My first pair of Lacewings, of the Byles strain, came into my possession in 1977, and I had a fair amount of success with them up until 1979, when I stopped raising birds for a period of three years. In 1983, I was able to purchase a nice pair of Lacewings from the late Alf Ormerod, which led to my return to the hobby. Because this variety is sex-linked, just as the Ino, cocks, but not hens, can be divided for the Lacewing trait, whereas hens cannot. The genetic theory of sex-linked recessive inheritance dictates that hens can only have one of two possible appearances: either visual Lacewing or non-Lacewing.
When paired with non-Lacewings (for the sake of simplicity, let’s use the word “normal”), the following combinations are among the conceivable pairings with this variety:
|1||Lacewing cock x Lacewing Hen||50% Lacewing cocks50% Lacewing hens|
|2||Lacewing cock x normal hen||50% normal/Lacewing cocks50% Lacewing hens|
|3||Normal cock x Lacewing hen||50% normal/Lacewing cocks50% normal hens|
|4||Normal/Lacewing cock x Lacewing hen||25% Lacewing cocks25% normal/Lacewing cocks25% Lacewing hens25% normal hens|
|5||Normal/Lacewing cock x normal hen||25% normal cocks25% normal/Lacewing cocks25% Lacewing hens25% normal hens|
Because of this, we will have a much easier time determining which combination results in the greatest number of Lacewings being produced. It is also important to create the variety to an exhibition standard in terms of size, shape, and demeanor of an exhibition Budgerigar, paired with the deep body color contrast, clarity, and depth of the wing marking. This is one of the most important aspects. A combination that is difficult to accomplish yet not unattainable at the same time.
Two years ago, the Amos & Thumwood collaboration reached new heights when they won best in show at a championship show with a Lacewing Yellow cock. This accomplishment catapulted them to the top of the industry. The suffusion of the green or blue in the body color is an undesired defect, just like the Ino. The use of the gray factor birds is one method that can be utilized to guarantee that this suffusion will not take place (Greys and Grey Greens). However, this has the unintended consequence of reducing the vibrancy of the body color if it is used often.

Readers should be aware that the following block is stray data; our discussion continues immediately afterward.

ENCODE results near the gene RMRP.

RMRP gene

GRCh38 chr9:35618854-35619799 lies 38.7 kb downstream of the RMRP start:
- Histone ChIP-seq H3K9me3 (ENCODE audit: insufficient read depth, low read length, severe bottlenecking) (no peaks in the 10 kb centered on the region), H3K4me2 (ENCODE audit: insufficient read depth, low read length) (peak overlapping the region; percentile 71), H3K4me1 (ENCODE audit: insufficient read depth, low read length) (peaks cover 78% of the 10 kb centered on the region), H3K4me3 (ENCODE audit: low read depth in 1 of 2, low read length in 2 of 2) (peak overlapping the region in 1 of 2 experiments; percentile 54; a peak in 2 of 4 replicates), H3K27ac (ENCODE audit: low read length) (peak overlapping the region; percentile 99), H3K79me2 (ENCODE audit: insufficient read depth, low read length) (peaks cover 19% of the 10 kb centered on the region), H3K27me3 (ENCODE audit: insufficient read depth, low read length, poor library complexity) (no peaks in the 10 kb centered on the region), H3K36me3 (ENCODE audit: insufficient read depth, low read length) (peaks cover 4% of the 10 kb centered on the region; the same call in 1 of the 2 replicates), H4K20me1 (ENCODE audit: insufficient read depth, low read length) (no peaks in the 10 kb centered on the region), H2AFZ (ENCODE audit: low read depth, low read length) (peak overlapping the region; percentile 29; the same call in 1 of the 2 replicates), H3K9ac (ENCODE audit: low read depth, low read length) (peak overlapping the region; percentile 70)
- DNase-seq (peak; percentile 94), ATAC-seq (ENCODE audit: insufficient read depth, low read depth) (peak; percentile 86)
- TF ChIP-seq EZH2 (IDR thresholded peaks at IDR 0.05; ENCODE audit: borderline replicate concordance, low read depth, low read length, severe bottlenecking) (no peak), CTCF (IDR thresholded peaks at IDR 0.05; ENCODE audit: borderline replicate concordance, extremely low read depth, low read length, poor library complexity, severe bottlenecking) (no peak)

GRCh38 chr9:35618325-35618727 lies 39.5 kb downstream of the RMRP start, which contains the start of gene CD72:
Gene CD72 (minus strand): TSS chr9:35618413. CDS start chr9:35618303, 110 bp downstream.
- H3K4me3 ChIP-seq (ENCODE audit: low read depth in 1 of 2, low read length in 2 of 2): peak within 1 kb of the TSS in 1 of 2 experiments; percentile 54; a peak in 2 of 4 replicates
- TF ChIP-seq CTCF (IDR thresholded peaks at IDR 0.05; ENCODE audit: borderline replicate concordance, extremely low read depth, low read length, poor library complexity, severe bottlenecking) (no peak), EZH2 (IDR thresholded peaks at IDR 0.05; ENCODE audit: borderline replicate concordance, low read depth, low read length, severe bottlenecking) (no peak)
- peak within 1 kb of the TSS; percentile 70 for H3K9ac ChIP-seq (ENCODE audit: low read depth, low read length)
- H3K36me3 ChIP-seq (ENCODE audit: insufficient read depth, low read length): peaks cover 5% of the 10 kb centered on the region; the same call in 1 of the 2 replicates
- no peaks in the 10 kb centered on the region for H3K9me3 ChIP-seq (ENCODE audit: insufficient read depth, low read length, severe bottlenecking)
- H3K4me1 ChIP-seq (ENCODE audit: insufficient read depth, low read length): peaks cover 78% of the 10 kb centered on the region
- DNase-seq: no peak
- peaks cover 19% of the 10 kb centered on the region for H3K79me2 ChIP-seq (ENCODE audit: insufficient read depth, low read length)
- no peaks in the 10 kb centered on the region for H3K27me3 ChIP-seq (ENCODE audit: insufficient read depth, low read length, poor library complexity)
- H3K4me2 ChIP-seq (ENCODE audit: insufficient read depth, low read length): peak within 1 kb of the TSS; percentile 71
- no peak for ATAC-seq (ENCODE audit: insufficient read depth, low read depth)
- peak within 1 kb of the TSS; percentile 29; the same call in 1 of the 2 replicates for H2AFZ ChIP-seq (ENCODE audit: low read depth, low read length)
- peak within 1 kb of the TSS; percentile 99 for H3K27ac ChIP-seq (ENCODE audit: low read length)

The production of Lacewings with a coloration similar to buttercup yellow should be the objective, and choosing dark factor birds as breeding mates will go a long way toward attaining that goal. The rich cinnamon brown marking on the wings, mantle, and other parts of the animal should also be taken into consideration. On the best way to accomplish that goal, there are two schools of opinion.
While there is a school of thinking that advocates for the use of normals as partners, there is another school of thought that advocates for the use of cinnamon birds. It is possible to say that the cinnamon will water down the body color, especially the markings on the wings. The difficulty of the endeavor, which consists of generating a quality Lacewing with the appropriate branding, is readily obvious, and this is where the struggle lies.
My personal preference is to just outcross Lacewings to normals and not to include any other types in the mix. Having said that, there is scientific proof that the Lacewing is in fact a Cinnamon Ino. This evidence comes from the study that Dr. Trevor Daniel did in the early 1980s. He went about confirming his theory by mating an Ino to a Cinnamon and then cross-breeding the offspring, which led to the eventual production of a Lacewing. This is because the cinnamon gene and the ino gene are situated on the chromosome in very close proximity to one another, which results in a process known as “genetic crossover.” Despite this, many people who are passionate about the Lacewing believe that it is a mutation in its own right and have voiced their disagreement with this notion. Regardless of whose explanation one chooses to subscribe to, there is no denying that the Lacewing is a stunning variety that deserves a spot of its own on the show bench.